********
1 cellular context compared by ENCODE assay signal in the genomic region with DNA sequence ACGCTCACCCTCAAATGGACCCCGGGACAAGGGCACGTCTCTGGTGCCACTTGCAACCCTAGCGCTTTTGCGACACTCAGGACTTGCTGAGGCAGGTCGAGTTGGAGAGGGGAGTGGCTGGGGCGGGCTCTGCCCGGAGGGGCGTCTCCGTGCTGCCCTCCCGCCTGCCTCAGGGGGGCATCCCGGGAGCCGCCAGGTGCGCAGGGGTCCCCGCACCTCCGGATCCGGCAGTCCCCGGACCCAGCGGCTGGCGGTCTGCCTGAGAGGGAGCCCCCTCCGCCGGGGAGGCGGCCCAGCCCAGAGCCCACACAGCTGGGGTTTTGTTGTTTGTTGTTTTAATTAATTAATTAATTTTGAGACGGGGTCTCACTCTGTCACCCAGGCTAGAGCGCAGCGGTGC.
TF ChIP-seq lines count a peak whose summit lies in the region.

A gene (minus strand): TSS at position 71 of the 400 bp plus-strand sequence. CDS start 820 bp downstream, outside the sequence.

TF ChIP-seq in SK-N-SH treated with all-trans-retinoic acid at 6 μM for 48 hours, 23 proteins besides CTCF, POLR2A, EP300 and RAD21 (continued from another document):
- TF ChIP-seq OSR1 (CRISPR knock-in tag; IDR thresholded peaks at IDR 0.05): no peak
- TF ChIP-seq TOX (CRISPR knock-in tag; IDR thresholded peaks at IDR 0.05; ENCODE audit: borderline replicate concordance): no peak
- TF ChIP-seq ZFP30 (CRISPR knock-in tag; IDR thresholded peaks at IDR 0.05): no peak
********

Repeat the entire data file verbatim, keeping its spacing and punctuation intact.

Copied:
1 cellular context compared by ENCODE assay signal in the genomic region with DNA sequence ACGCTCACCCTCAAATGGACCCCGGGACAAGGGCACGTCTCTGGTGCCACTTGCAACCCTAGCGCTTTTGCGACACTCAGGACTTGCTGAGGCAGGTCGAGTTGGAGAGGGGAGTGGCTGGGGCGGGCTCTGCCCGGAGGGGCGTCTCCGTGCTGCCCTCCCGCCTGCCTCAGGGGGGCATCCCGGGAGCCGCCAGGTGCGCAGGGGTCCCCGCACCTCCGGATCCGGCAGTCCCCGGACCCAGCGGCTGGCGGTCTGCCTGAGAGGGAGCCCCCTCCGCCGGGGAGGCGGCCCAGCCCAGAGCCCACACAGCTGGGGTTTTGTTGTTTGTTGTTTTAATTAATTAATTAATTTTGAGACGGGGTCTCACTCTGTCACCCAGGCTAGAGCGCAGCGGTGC.
TF ChIP-seq lines count a peak whose summit lies in the region.

A gene (minus strand): TSS at position 71 of the 400 bp plus-strand sequence. CDS start 820 bp downstream, outside the sequence.

TF ChIP-seq in SK-N-SH treated with all-trans-retinoic acid at 6 μM for 48 hours, 23 proteins besides CTCF, POLR2A, EP300 and RAD21 (continued from another document):
- TF ChIP-seq OSR1 (CRISPR knock-in tag; IDR thresholded peaks at IDR 0.05): no peak
- TF ChIP-seq TOX (CRISPR knock-in tag; IDR thresholded peaks at IDR 0.05; ENCODE audit: borderline replicate concordance): no peak
- TF ChIP-seq ZFP30 (CRISPR knock-in tag; IDR thresholded peaks at IDR 0.05): no peak